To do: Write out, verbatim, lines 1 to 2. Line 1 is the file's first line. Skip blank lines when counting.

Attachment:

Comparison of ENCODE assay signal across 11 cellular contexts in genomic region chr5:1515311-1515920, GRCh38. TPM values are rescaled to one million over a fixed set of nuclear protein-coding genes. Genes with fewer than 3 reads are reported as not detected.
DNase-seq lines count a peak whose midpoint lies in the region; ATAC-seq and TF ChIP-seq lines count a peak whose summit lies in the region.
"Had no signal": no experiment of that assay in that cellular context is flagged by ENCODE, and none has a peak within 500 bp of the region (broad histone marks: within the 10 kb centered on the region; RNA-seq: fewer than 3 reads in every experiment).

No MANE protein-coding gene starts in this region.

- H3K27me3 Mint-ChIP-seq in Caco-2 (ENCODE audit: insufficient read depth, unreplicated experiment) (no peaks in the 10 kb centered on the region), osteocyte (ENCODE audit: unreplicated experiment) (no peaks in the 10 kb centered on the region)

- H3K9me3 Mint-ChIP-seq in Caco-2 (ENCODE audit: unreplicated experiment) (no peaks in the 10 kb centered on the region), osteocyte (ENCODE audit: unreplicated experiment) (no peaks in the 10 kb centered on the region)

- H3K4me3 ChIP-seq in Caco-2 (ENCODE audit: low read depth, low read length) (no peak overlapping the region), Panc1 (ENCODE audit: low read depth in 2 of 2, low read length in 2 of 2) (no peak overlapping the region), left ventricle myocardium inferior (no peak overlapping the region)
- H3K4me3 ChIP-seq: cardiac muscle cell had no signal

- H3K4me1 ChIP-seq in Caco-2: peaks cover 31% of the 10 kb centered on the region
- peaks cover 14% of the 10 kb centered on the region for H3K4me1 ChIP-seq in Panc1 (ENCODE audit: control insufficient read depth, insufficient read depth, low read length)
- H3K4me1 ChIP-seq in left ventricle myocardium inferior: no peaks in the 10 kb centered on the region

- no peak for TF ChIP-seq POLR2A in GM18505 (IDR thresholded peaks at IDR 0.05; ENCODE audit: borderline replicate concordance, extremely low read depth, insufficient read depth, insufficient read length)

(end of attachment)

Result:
Comparison of ENCODE assay signal across 11 cellular contexts in genomic region chr5:1515311-1515920, GRCh38. TPM values are rescaled to one million over a fixed set of nuclear protein-coding genes. Genes with fewer than 3 reads are reported as not detected.
DNase-seq lines count a peak whose midpoint lies in the region; ATAC-seq and TF ChIP-seq lines count a peak whose summit lies in the region.